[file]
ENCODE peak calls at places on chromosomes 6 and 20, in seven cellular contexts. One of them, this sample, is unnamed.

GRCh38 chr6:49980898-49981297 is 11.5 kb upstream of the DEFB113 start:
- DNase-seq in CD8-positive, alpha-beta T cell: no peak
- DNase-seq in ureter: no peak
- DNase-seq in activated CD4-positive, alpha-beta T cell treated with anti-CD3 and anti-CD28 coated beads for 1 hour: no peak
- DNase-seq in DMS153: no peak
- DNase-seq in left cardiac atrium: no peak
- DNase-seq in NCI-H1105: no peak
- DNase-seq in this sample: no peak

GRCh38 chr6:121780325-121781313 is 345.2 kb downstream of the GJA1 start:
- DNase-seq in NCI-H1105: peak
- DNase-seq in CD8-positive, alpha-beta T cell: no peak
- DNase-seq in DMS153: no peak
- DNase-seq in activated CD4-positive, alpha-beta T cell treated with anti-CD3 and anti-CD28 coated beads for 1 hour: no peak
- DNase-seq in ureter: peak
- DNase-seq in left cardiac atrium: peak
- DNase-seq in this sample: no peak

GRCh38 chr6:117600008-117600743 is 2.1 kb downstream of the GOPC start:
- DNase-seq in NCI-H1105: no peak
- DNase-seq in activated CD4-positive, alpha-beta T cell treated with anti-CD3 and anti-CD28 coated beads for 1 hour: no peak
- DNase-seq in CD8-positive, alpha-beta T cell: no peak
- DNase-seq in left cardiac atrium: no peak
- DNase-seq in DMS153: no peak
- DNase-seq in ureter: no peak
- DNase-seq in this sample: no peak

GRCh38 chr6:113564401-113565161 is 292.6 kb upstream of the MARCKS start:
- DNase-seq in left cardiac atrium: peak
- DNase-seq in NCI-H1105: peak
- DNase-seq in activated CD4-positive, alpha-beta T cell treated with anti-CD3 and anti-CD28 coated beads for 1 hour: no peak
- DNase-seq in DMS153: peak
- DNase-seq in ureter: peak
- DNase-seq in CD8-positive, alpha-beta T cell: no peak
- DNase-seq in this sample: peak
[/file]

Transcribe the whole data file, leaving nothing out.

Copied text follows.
ENCODE peak calls at places on chromosomes 6 and 20, in seven cellular contexts. One of them, this sample, is unnamed.

GRCh38 chr6:49980898-49981297 is 11.5 kb upstream of the DEFB113 start:
- DNase-seq in CD8-positive, alpha-beta T cell: no peak
- DNase-seq in ureter: no peak
- DNase-seq in activated CD4-positive, alpha-beta T cell treated with anti-CD3 and anti-CD28 coated beads for 1 hour: no peak
- DNase-seq in DMS153: no peak
- DNase-seq in left cardiac atrium: no peak
- DNase-seq in NCI-H1105: no peak
- DNase-seq in this sample: no peak

GRCh38 chr6:121780325-121781313 is 345.2 kb downstream of the GJA1 start:
- DNase-seq in NCI-H1105: peak
- DNase-seq in CD8-positive, alpha-beta T cell: no peak
- DNase-seq in DMS153: no peak
- DNase-seq in activated CD4-positive, alpha-beta T cell treated with anti-CD3 and anti-CD28 coated beads for 1 hour: no peak
- DNase-seq in ureter: peak
- DNase-seq in left cardiac atrium: peak
- DNase-seq in this sample: no peak

GRCh38 chr6:117600008-117600743 is 2.1 kb downstream of the GOPC start:
- DNase-seq in NCI-H1105: no peak
- DNase-seq in activated CD4-positive, alpha-beta T cell treated with anti-CD3 and anti-CD28 coated beads for 1 hour: no peak
- DNase-seq in CD8-positive, alpha-beta T cell: no peak
- DNase-seq in left cardiac atrium: no peak
- DNase-seq in DMS153: no peak
- DNase-seq in ureter: no peak
- DNase-seq in this sample: no peak

GRCh38 chr6:113564401-113565161 is 292.6 kb upstream of the MARCKS start:
- DNase-seq in left cardiac atrium: peak
- DNase-seq in NCI-H1105: peak
- DNase-seq in activated CD4-positive, alpha-beta T cell treated with anti-CD3 and anti-CD28 coated beads for 1 hour: no peak
- DNase-seq in DMS153: peak
- DNase-seq in ureter: peak
- DNase-seq in CD8-positive, alpha-beta T cell: no peak
- DNase-seq in this sample: peak